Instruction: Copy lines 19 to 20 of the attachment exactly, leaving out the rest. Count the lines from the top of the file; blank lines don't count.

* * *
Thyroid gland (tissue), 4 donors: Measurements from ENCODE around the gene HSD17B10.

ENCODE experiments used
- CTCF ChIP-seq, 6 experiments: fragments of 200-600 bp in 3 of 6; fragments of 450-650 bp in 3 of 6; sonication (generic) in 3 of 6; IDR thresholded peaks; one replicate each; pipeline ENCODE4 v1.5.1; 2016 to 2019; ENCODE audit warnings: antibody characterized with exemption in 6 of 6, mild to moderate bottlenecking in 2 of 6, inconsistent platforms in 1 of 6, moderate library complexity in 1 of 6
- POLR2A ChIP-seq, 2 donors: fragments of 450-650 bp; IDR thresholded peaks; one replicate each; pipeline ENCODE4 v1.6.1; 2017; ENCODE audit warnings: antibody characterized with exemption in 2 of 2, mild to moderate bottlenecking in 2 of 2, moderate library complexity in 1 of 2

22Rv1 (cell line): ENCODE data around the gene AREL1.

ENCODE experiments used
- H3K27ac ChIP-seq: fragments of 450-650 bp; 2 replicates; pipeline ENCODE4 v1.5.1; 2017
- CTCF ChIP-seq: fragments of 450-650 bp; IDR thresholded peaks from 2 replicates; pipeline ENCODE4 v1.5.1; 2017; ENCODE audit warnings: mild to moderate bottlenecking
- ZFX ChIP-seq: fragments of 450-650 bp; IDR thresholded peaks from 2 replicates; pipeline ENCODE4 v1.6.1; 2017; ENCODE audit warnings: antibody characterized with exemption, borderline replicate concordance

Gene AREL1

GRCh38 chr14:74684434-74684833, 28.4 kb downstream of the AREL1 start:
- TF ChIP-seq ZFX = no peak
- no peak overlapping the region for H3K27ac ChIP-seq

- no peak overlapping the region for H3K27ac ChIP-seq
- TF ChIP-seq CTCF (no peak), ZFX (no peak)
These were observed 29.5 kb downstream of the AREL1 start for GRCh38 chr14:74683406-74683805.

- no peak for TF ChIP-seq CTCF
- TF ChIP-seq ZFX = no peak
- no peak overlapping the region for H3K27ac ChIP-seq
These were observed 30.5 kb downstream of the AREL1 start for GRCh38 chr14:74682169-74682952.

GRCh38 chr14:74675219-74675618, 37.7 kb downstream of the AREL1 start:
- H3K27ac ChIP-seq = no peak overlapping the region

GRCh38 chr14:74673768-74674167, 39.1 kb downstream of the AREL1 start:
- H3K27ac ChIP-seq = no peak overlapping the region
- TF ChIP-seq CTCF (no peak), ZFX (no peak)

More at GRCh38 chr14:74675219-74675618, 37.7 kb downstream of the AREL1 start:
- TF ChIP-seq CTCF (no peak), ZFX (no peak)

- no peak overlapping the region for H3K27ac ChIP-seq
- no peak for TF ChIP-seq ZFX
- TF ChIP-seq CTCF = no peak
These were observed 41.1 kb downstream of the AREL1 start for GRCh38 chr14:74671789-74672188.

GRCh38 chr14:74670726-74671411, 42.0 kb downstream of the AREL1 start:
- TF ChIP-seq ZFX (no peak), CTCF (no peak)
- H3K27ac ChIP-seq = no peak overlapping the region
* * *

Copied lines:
- no peak overlapping the region for H3K27ac ChIP-seq
These were observed 30.5 kb downstream of the AREL1 start for GRCh38 chr14:74682169-74682952.